Tod Bolsinger

Visit It Takes a Church

Community and Necessary Things

“So, Charlie, when are we going fix that wall that’s falling down?” My good friend, Charlie heard the voice from the yard next door. Frankly, he hadn’t noticed that the wall was falling down. Charlie is not the kind of guy who notices these things. But, Jim, the next door...

Jeanne Damoff

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The Lulu Tree

Isn’t this the cutest handmade hat you’ve ever seen? Well, guess what! You can order one. Or twenty. Because today is launch day for The Lulu Tree Boutique. And when you buy this hat (or any of the other wonderful items for sale in the boutique), all the proceeds will go to help mamas and […]
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Susan Jones

Visit Just ... a Moment

Graced ~

“How beautifully leaves grow old.   How full of light and color are their last days.” John Burrough *  *  *  
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Brock Henning

Visit Lifesummit

Paying Yourself Extra for Free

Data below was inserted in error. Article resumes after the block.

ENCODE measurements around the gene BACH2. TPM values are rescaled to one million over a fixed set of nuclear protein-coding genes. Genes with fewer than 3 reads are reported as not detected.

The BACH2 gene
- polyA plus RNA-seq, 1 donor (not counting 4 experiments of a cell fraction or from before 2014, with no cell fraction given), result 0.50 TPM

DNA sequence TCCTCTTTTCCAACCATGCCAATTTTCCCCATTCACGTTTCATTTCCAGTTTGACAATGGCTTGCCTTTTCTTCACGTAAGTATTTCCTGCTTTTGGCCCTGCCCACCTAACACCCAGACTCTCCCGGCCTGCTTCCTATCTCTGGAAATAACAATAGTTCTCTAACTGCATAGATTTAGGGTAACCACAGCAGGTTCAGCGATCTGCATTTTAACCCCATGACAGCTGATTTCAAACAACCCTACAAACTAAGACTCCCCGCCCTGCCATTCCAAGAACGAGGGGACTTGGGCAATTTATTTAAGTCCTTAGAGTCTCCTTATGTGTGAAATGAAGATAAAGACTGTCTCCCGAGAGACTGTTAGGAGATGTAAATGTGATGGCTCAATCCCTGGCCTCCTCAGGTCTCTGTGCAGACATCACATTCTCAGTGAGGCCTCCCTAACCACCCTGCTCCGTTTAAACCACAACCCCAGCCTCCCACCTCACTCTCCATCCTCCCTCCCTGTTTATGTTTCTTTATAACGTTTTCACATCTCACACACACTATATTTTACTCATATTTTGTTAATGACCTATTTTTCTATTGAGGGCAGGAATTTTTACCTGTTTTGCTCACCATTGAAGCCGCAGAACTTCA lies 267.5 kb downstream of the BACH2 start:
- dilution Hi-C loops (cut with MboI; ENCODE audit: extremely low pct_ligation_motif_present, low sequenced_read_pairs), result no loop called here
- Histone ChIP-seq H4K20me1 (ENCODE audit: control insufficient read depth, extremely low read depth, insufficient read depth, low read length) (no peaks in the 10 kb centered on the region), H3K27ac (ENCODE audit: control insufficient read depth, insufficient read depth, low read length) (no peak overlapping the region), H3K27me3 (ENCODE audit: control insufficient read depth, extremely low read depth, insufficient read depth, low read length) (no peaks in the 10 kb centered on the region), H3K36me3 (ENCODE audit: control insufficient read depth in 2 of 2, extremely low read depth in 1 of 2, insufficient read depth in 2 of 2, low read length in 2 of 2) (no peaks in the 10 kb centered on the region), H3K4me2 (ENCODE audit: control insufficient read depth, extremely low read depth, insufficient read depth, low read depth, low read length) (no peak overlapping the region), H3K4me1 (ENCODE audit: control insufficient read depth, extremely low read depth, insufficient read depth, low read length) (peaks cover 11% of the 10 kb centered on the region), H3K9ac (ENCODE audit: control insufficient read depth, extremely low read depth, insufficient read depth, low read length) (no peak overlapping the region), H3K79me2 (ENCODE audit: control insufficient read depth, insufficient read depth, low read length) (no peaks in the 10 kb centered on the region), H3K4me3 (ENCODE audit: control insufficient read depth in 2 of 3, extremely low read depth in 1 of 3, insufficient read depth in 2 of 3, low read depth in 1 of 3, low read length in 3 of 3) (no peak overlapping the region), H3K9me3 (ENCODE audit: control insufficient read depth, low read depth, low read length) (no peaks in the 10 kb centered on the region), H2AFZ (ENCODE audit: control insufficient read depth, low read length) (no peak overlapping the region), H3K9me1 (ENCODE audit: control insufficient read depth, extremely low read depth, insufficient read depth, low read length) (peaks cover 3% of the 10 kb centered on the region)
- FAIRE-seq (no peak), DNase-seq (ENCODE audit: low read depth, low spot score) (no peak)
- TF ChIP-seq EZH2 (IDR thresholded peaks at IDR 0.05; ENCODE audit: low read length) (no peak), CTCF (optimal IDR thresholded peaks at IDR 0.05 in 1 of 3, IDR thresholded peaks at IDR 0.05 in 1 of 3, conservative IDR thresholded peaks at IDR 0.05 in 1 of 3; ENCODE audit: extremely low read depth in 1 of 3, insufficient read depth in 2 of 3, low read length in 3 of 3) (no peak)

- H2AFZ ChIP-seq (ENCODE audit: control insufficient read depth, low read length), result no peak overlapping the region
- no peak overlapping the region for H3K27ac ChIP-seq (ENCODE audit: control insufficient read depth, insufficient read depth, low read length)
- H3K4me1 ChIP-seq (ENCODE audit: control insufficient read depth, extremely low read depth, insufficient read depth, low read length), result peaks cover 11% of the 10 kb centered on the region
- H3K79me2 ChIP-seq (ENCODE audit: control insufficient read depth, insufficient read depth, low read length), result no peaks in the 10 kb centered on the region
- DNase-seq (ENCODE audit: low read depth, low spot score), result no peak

Image courtesy of Shutterstock.comAt 4:30 a.m. on a snowy December morning, all I had on my 13 year-old mind was getting each nearly-frozen newspaper off my sled and onto each customer’s porch. The faster I could unload papers, the sooner I could melt back into a toasty bed. But I stopped after ten houses, glancing back.Four newspapers had missed their targets by a mile, each sticking out halfway in the snow. Hey, I was paid for delivering newspapers to the premise, not customized handling. And besides, my toes were cold.I thought of the elderly couple who lived at one of those homes. The next morning I returned to my usual route. This time every newspaper landed on a porch, and I placed a few, the ones I'd went back to the day before, just inside the storm doors. And for the elderly couple, whose storm door was locked, I deposited a plastic bag-wrapped newspaper in the mailbox adjacent the door, same as I’d done the day before. But when I opened their mailbox this time, I found a small package wrapped in Santa Claus gift wrap, with my name on it. Inside was a pair of wool gloves that fit perfectly, and a note shakily written to match the writer’s voice. Thank you for placing the newspaper in our mailbox. Sometimes it’s hard for us to pick it up.And when I got my first real job on a payroll at 16, at the local hardware store, I pushed the shopping cart for a middle-aged woman and loaded paint cans and houseware items into her car. She couldn’t walk very well.I was paid to work in the store, and to load heavier items like bags of sand and mulch and salt rock, and to only go out to the parking lot to retrieve empty shopping carts. I wasn’t paid to push a customer’s cart, but I did it anyway. She thanked me and offered a five for my trouble. I politely refused.I think of the numerous times during my professional career, when I’ve stepped outside of my hired job role to fix a problem that was not my responsibility to fix, but I took a shot at it anyway, foregoing my own work for another. I didn’t always fix the problem, and I certainly didn’t get paid extra for the effort, but it was a chance to communicate something that always pays off, and in some cases can change another’s life. Somebody cares.When a person says ‘no’ to something they are not paid to do, is that wrong? No, it is not. Then should we only say ‘yes’ to those things we are paid to do? After all, we need to make a living, and we’re all limited by time. We can’t be all things to all people. But didn’t Jesus Himself say “…whoever wants to become great among you must be your servant...the Son of Man did not come to be served, but to serve, and to give his life as a ransom for many” (Matthew 20:26-28 NIV)? How do we know where to draw the line?I think you’ll know.I never hand-delivered every customer’s newspaper to their door or mailbox. I couldn't finish my job if I did. I’d offer that 9 out of 10 newspapers flung 30 feet from the curb to the door every morning, most largely missing the doormat. But that 1 out of 10, the one I knew I should help, I gave extra for free.This post is part of The High Calling's Community Post topic, "Working for Free". Click here to read more insightful posts on this topic!